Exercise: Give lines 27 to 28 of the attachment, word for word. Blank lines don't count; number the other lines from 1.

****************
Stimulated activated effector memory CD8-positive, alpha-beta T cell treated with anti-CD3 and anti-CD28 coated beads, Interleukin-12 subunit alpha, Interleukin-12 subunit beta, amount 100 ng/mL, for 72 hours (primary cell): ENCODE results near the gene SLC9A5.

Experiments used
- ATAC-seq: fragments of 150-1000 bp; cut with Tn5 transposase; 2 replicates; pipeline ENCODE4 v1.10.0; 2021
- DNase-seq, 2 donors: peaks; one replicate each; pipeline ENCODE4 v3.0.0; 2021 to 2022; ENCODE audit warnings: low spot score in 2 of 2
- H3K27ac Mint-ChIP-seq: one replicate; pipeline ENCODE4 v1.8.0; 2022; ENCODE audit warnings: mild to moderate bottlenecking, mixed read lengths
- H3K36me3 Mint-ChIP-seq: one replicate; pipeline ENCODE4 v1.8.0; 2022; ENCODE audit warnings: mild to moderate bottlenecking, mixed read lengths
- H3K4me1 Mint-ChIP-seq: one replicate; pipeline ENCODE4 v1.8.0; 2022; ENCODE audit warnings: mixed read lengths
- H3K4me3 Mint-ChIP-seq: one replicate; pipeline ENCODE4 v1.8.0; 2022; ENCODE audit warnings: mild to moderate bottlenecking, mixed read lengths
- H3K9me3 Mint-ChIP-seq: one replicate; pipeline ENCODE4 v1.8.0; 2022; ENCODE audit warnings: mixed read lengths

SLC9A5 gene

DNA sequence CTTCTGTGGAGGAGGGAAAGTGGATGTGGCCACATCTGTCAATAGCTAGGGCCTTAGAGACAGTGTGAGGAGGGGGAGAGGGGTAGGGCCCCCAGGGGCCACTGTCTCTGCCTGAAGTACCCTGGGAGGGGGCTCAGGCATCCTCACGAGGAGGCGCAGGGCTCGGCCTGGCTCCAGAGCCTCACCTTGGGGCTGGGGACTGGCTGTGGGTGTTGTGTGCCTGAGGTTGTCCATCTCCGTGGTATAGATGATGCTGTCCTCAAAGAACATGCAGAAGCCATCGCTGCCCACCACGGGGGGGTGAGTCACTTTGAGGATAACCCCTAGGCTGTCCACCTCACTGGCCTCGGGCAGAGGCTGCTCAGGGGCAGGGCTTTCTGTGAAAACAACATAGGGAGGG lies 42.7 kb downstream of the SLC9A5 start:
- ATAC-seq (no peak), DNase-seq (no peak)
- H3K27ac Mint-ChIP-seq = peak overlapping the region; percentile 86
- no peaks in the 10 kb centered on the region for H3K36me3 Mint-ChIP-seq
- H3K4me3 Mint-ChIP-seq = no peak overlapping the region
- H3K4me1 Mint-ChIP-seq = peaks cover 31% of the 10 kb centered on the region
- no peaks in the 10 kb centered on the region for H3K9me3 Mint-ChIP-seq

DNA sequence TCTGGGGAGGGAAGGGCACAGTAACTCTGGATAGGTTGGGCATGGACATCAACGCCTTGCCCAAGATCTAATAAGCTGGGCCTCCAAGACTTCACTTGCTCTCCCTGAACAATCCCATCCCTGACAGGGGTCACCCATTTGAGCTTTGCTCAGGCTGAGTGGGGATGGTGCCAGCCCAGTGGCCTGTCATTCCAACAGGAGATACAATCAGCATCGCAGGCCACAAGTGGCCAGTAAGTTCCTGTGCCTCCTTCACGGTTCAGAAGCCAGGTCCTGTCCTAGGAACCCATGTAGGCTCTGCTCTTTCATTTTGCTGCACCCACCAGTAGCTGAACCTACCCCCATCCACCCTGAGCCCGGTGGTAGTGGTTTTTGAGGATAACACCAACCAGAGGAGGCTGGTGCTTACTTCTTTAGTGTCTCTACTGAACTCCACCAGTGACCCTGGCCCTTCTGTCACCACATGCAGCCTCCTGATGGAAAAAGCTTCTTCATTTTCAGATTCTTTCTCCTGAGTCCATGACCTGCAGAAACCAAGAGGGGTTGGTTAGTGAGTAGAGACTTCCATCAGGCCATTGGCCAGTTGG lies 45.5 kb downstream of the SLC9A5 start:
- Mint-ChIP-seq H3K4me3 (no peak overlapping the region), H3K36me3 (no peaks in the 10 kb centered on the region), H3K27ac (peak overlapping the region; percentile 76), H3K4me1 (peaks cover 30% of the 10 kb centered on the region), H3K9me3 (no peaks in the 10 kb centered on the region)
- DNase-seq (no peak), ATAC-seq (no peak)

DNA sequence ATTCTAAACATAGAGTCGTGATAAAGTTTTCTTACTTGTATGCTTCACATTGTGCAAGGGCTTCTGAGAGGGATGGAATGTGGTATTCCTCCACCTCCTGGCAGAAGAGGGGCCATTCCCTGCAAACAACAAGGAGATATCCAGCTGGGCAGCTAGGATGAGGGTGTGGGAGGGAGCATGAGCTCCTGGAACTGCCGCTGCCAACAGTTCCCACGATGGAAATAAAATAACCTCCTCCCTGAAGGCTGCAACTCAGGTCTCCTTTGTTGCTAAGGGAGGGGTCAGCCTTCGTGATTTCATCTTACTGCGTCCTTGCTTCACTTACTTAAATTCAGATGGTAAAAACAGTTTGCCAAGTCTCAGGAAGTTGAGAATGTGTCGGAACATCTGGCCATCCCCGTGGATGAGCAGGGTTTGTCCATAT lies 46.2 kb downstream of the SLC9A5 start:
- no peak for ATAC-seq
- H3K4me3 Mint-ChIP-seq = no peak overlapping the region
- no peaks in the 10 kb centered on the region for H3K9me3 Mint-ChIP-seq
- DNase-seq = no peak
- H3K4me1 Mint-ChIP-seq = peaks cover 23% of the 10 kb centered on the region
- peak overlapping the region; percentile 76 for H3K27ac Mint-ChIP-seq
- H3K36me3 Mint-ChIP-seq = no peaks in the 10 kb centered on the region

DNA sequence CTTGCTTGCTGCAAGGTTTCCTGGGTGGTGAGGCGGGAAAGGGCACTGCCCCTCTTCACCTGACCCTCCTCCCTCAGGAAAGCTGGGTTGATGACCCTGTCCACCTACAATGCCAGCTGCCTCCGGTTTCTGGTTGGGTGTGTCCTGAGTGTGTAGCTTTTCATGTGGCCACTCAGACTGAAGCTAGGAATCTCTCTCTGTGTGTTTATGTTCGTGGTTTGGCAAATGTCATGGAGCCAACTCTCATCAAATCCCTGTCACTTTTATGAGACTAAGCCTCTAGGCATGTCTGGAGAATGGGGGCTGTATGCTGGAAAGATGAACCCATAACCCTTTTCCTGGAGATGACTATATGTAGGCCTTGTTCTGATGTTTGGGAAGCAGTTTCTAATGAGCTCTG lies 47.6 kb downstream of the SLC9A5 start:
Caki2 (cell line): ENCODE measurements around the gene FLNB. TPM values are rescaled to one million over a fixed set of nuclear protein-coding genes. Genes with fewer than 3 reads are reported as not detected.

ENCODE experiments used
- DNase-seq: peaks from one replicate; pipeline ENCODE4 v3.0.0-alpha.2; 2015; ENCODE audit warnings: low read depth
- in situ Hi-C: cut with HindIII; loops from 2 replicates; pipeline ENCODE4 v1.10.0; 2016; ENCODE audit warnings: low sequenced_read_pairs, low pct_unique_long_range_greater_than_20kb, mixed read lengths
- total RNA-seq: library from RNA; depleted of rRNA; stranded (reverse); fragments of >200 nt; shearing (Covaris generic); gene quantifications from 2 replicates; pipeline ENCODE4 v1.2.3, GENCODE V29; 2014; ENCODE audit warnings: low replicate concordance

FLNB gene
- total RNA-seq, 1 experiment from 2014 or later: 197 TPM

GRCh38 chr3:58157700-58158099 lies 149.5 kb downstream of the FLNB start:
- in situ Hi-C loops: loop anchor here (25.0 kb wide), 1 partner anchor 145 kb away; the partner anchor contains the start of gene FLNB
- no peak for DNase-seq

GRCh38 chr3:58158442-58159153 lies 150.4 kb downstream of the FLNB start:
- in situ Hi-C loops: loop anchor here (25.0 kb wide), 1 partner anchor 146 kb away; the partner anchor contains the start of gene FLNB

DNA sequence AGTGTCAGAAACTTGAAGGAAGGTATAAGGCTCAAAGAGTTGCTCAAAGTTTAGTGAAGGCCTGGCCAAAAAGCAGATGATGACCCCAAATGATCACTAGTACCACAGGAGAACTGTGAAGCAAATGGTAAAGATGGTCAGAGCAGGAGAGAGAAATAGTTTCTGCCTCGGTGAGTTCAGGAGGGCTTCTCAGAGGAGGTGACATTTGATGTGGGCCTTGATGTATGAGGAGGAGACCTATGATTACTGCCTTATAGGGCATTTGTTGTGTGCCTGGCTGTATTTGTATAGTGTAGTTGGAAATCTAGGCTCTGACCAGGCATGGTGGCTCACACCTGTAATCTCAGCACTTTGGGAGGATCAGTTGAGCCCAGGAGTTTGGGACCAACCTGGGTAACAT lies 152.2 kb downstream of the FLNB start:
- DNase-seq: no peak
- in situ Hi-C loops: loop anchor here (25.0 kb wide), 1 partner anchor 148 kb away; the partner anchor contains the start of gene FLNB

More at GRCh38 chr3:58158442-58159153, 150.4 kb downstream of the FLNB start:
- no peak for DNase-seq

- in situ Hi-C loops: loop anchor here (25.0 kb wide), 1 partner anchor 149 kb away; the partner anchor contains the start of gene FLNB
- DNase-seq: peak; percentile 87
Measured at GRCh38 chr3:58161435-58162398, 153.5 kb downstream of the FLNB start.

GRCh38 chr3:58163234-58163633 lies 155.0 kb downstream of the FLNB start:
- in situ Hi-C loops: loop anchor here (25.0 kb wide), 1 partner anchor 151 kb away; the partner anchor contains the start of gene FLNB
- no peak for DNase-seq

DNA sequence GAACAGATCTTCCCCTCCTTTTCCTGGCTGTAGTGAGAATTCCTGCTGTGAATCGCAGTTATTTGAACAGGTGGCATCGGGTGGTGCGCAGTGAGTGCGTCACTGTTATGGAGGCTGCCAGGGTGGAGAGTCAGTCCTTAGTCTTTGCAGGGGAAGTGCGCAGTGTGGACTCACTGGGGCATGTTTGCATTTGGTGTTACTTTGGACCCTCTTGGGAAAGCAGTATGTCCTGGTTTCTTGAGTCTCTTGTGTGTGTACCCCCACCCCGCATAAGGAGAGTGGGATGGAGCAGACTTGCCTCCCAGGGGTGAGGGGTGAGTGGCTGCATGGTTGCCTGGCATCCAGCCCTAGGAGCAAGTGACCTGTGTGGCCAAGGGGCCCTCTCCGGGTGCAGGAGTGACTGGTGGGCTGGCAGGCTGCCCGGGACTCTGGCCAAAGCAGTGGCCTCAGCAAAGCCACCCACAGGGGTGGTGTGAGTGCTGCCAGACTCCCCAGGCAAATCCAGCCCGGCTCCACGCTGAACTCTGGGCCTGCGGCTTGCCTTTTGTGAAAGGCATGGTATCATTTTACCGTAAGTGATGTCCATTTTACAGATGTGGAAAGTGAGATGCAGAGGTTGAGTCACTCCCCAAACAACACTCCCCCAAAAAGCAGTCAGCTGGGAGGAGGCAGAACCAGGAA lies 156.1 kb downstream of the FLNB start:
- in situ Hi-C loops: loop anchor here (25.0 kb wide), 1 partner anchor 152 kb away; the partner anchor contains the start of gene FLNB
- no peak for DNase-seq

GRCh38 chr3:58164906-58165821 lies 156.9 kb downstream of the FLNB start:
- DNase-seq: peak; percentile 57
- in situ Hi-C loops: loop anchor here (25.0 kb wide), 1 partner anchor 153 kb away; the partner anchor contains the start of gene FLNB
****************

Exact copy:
- peak overlapping the region; percentile 76 for H3K27ac Mint-ChIP-seq
- H3K36me3 Mint-ChIP-seq = no peaks in the 10 kb centered on the region